Then it was time for another intermittent night’s sleep, interrupted by me going for a wander and locking myself out of the bedroom in nothing but knickers, fortunately able to wake Vanessa up before too long. There was another phone call at 5.15 but we have now learnt we need to turn our phones off at night.


Tuesday 13th

The news had come through by email that our tour of the Uffizi Galleries for this morning had been cancelled without any news about a refund. After breakfast we walked to the Uffizi to find a massive queue and no chance of being able to get in before we had to leave, so we paid for another guided tour.


The guide was really good, but the sheer numbers of people made her job very difficult. She gave us an excellent introduction to medieval art and the transition through Giotto to three-dimensional painting before showing us the further transition to the Renaissance. We saw Michelangelo’s only painting apart from the Sistine Chapel, for which he was paid twice his original asking price, Leonardo’s painting of the Virgin Mary with the use of perspective and Botticelli’s Venus, the most famous works in the Uffizi. Although we could have stayed to look at other areas, there were so many people, it had become a complete bun fight, especially with people insisting on taking selfies with their backs to the painting. Sounding like a couple of grumpy oldies, this trend was the worst development since our last European trip – selfy sticks ought to be banned in art galleries and other public places!


We escaped from the Uffizi and, after an unsuccessful hunt for a particular shoe shop, we walked back to the Basilica Di Santa Croce which Lonely Planet describes in glowing terms as being so beautiful it causes faintness in people, named Stendahlismus after the French author who first experienced it. It was beautiful, simple and restful with a wood beamed ceiling. We walked out through the gardens back into the streets, found somewhere for lunch and walked back to our hotel to pick up suitcases.


We headed back to the station for the 3.30 to Venice which arrived 20 minutes late at nearly 6 pm. We had no idea where to go, but headed towards the taxi sign and found a porter in a high viz vest. He grabbed our bags, took us to buy Vaporetto tickets and took us to the boarding point for the ferry to San Marco, all for 10 Euros plus the tickets. After a half hour ride we arrived at San Marco, again with no idea how to find our hotel, but a porter offered to take us there for. 20 Euros. By this time we had not enough cash and didn’t want to spend it anyway and luckily he gave us instructions I could follow, so after a five minute walk and two bridges we found the Hotel Violino d’Oro.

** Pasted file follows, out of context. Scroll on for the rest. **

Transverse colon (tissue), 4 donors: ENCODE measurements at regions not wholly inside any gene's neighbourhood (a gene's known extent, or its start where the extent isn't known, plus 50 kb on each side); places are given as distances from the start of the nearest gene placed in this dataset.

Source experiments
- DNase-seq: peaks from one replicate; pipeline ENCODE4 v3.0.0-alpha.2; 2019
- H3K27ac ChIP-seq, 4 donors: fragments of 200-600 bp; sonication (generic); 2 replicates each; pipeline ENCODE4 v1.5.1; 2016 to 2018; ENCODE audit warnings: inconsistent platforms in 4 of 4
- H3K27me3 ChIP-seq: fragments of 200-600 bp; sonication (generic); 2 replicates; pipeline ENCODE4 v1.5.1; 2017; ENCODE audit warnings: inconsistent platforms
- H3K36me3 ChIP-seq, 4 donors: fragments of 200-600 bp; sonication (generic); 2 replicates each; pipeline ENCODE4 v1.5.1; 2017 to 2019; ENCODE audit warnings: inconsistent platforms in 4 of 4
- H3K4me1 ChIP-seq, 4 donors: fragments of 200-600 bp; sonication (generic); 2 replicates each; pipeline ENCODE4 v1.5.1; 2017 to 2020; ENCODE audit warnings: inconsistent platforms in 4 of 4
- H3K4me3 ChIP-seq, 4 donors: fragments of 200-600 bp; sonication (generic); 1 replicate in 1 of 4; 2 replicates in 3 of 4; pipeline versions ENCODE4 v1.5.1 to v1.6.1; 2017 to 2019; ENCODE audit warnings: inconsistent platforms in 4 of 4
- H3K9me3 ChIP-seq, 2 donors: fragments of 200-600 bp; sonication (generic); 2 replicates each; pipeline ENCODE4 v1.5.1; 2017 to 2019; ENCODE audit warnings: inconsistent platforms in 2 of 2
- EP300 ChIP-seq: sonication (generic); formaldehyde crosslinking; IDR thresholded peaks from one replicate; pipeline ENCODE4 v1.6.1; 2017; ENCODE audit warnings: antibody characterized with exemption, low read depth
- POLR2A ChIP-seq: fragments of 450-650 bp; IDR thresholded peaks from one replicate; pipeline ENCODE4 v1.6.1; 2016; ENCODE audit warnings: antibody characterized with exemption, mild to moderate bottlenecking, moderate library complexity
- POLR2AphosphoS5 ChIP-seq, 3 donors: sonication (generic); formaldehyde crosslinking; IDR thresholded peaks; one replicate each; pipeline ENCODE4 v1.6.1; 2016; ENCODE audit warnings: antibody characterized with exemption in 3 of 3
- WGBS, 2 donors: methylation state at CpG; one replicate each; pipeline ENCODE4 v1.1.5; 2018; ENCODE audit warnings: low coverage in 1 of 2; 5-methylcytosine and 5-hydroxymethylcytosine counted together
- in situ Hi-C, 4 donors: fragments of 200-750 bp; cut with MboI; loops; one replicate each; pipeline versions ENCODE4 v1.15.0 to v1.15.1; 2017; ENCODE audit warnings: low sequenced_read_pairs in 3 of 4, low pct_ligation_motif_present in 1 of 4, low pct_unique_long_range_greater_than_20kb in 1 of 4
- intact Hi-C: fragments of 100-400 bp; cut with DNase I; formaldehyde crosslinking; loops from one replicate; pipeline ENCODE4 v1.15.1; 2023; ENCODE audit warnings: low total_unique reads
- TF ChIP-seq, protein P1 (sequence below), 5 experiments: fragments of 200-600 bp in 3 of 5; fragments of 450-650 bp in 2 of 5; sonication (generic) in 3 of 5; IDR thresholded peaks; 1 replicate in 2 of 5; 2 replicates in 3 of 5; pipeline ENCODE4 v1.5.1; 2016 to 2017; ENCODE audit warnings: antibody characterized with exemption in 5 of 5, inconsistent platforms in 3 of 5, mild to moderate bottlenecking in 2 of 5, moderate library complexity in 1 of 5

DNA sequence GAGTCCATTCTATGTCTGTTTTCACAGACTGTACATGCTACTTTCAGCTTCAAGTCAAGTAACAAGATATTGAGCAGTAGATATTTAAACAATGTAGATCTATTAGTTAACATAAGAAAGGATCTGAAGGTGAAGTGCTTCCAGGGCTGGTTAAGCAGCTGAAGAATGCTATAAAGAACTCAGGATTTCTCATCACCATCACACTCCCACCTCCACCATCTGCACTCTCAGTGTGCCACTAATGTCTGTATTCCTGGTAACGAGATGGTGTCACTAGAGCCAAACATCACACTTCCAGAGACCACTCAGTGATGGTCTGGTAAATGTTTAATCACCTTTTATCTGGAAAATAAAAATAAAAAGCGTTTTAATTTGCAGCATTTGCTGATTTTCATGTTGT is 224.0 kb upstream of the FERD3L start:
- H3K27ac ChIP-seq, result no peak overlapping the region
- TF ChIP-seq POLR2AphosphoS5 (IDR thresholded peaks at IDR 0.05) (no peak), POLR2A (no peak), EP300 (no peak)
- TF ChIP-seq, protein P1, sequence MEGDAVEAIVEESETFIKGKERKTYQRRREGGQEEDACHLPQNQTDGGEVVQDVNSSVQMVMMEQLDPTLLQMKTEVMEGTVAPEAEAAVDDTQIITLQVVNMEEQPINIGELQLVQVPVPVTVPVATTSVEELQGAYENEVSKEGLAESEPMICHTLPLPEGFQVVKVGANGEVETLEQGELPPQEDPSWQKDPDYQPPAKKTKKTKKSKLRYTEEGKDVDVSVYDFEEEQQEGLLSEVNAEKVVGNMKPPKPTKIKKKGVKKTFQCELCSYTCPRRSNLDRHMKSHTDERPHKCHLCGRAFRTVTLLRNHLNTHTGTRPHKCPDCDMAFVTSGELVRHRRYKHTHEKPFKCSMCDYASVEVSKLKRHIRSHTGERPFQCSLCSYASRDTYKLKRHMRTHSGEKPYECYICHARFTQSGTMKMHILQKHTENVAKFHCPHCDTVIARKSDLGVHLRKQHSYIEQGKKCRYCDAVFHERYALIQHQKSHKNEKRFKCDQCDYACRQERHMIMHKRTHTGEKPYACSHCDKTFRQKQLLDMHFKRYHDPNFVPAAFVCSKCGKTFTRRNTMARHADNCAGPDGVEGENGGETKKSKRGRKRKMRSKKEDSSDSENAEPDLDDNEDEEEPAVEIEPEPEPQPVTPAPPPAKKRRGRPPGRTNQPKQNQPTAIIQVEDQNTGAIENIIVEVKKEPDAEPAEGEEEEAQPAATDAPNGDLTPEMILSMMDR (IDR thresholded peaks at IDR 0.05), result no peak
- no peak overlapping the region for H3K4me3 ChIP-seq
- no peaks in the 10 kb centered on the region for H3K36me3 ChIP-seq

A quick shower later we were recommended to eat at Vino Vino which proved to be an affordable and good quality place very near the hotel. After dinner it was back to the hotel and a much better night’s sleep, although by this time Vanessa’s cold was making her feel a bit rough.


Wednesday 14th

A slower start to the morning, but Venice seems to start later anyway, although the breakfast room was pretty full when we got there. We wanted to see the Doge’s Palace just off Piazza San Marco and the most efficient way to do this was to buy tickets from the Correr Museum which included several other museums. We spent an hour and a half at the Palace, spending quite a lot of time in the prison which is reached by crossing the Bridge of Sighs as well as seeing all the main rooms of the Palace where various justice committees met to run the Duchy of Venice in the 14th, 15th and 16th centuries. The main hall is enormous, 53 x 25 metres, and has a Tintoretto painting covering the whole of one end.


After lunch we returned to the Correr Museum which is an eclectic combination of period spaces, ranging from Empress Elizabeth or Sissi of the Habsburg dynasty to archaeological findings, Roman busts and statues, coins and ceramics, Venetian armaments and naval history, and a collection of paintings collected by Teodoro Correr who was a rich merchant.